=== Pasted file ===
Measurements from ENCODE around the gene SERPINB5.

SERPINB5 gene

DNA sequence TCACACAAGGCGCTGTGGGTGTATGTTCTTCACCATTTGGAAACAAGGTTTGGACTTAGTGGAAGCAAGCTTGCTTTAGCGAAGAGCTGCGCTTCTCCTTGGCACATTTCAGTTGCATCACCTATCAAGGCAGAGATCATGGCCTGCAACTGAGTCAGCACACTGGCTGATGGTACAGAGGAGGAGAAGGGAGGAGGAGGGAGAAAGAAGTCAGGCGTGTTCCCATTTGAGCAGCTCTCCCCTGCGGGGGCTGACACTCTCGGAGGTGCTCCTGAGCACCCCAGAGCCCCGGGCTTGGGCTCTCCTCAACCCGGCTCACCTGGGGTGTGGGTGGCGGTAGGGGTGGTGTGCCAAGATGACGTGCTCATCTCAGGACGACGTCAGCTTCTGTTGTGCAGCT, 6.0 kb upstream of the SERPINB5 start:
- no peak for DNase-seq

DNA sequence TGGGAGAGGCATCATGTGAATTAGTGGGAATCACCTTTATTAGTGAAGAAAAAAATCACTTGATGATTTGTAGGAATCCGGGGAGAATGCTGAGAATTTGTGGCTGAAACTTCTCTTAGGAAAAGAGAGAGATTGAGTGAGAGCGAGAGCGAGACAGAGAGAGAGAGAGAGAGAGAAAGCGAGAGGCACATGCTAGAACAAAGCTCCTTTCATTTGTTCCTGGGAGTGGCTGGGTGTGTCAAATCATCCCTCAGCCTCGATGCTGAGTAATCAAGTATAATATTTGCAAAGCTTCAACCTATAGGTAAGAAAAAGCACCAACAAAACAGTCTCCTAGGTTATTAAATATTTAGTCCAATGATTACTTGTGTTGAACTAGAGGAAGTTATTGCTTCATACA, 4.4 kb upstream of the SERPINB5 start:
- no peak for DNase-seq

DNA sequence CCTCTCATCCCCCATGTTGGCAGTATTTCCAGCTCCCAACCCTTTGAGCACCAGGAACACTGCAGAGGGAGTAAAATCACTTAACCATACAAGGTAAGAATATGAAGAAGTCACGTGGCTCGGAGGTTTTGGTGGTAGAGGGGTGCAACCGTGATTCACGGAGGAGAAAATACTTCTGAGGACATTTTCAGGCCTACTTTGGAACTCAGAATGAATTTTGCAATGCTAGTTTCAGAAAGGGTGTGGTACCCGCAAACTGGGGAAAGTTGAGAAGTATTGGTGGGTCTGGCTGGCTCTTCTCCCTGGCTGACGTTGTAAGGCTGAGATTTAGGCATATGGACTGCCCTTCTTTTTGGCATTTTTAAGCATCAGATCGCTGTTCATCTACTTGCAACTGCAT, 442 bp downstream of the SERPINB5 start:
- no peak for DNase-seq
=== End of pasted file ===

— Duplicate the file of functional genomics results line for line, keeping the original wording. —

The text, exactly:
Measurements from ENCODE around the gene SERPINB5.

SERPINB5 gene

DNA sequence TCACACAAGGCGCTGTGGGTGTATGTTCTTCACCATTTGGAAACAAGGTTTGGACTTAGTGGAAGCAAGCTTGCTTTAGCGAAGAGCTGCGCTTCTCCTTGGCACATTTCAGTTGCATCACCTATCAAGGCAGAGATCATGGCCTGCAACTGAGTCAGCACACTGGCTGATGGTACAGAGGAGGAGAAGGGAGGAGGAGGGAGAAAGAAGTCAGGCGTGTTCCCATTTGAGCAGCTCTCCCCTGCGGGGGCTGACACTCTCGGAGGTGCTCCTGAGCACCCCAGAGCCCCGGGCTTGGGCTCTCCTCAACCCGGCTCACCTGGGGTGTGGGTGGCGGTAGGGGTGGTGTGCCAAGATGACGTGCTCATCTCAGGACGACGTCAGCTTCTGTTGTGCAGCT, 6.0 kb upstream of the SERPINB5 start:
- no peak for DNase-seq

DNA sequence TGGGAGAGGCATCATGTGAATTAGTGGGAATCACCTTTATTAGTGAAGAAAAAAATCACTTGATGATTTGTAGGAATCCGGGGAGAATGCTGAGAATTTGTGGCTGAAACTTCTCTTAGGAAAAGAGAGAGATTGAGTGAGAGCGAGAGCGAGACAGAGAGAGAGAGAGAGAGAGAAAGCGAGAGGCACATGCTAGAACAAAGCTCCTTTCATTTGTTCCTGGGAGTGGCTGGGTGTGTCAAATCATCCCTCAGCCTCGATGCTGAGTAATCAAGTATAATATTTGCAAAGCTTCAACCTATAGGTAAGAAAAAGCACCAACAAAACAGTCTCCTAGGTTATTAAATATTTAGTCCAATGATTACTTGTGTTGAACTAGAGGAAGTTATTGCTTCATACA, 4.4 kb upstream of the SERPINB5 start:
- no peak for DNase-seq

DNA sequence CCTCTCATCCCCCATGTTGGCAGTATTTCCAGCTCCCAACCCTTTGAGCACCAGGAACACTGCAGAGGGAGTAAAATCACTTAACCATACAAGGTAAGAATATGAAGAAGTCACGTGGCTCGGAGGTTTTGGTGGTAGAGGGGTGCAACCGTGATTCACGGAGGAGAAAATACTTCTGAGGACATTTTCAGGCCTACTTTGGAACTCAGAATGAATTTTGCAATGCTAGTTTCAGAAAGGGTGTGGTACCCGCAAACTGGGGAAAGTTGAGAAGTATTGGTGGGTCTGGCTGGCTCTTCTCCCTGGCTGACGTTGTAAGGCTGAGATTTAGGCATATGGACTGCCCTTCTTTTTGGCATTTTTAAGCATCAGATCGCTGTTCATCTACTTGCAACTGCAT, 442 bp downstream of the SERPINB5 start:
- no peak for DNase-seq